Insight: Professor Joseph McCartin
One of Professor McCartin's favorite places to visit in D.C. is the National Archives. (Photo: Claire Callagy)
If you could time travel, at what historic event would you most like to be present?
I'd like to have been on the National Mall by the reflecting pool on August 28, 1963, for the march on Washington.
What is your favorite aspect of teaching and/or researching at Georgetown?
The students. I find teaching Georgetown students, both undergraduates and graduates, to be immensely rewarding.
What would be the first book you would recommend to anyone wishing to learn more about your subject?
Maybe Thomas Bell's autobiographical novel, Out of This Furnace, a book that traces the saga of three generations of Slovak steel workers in the Pittsburgh area. First published in 1941, it would not qualify as great literature, I suppose. The prose is plain and understated. Yet there is something alluringly authentic about the book that has held a lasting attraction for me. Reading it as an undergraduate helped get me interested in labor history, and I've assigned it to students many times myself.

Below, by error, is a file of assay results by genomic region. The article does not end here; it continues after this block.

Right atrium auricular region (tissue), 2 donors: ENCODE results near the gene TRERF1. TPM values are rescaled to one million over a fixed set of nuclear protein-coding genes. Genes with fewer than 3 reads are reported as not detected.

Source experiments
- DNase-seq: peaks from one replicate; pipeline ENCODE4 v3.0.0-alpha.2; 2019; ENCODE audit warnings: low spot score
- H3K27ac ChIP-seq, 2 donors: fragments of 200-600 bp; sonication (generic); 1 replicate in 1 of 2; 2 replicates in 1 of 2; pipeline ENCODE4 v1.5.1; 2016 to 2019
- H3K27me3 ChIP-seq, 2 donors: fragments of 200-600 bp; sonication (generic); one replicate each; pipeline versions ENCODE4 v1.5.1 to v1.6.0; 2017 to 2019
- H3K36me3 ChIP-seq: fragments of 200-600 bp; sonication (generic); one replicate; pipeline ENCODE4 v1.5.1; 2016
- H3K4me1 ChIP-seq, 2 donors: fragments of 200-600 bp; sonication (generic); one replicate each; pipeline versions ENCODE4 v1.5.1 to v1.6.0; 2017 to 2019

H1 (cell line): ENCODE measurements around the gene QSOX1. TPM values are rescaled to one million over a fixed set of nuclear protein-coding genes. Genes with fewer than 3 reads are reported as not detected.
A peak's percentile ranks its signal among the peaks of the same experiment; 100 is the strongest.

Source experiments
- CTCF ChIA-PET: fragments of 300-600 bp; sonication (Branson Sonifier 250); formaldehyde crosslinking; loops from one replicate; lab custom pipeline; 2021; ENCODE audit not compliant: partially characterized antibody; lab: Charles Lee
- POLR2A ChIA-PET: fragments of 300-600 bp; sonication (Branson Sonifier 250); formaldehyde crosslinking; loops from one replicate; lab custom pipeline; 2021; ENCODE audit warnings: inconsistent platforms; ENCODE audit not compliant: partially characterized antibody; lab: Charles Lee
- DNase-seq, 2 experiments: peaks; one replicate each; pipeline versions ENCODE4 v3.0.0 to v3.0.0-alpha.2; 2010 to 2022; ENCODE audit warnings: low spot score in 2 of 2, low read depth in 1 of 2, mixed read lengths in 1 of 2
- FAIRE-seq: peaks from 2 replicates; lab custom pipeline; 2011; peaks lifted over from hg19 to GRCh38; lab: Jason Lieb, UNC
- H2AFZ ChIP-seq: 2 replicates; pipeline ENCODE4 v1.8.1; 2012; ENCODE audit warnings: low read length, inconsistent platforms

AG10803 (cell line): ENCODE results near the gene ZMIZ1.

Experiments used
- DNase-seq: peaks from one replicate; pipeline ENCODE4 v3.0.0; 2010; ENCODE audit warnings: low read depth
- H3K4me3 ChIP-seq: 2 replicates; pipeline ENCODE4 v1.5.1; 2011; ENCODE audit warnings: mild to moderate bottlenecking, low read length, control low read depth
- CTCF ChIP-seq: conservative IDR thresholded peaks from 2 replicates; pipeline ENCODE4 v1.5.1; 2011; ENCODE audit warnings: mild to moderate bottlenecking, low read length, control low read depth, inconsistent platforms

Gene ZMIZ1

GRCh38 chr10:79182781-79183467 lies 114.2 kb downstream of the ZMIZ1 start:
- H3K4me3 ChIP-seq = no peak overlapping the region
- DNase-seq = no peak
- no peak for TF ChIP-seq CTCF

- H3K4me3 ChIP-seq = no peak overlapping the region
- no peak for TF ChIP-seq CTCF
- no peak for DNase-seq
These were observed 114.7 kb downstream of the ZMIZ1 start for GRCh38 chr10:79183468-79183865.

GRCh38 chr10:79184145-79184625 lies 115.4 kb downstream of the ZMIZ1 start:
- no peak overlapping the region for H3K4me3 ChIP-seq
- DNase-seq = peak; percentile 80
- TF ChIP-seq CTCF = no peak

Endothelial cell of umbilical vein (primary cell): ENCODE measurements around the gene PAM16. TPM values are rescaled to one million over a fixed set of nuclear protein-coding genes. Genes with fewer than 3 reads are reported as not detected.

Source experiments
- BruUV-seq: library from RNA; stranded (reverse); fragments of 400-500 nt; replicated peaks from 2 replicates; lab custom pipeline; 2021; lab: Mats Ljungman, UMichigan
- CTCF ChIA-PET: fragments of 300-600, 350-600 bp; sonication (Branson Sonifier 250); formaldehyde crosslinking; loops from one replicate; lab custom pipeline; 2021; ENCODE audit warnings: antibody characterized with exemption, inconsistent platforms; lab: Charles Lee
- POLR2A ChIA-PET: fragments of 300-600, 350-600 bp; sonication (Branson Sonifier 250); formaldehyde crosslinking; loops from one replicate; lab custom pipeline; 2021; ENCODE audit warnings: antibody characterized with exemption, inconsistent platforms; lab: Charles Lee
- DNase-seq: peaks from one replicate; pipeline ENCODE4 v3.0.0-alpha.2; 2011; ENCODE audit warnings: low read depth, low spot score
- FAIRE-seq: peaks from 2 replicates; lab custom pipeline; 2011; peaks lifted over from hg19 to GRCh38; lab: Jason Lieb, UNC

What is your favorite museum or historic landmark in DC?
The National Archives. I especially like visiting the rotunda where the nation's founding documents are on display near closing time in the off season when the tourists are fewer and when the guards are often the only ones there to keep you company. The guards have pointed out a few things to me about those documents that I didn't know. And there is something about the way they care for the place that I find inspiring.
McCartin posits in his upcoming work that U.S. labor relations changed dramatically for the worse with the 1981 strike of the Professional Air Traffic Controllers Organization (PATCO): a subject of some contentious debate amongst labor historians.
Kevin Powers is an excellent example of where keen interest and exceptional faculty can take you as a student.
I am fascinated by the rich history of the U.S. labor movement, and Professor McCartin’s course was recommended to me by other students who were involved in labor rights activism on Georgetown’s campus.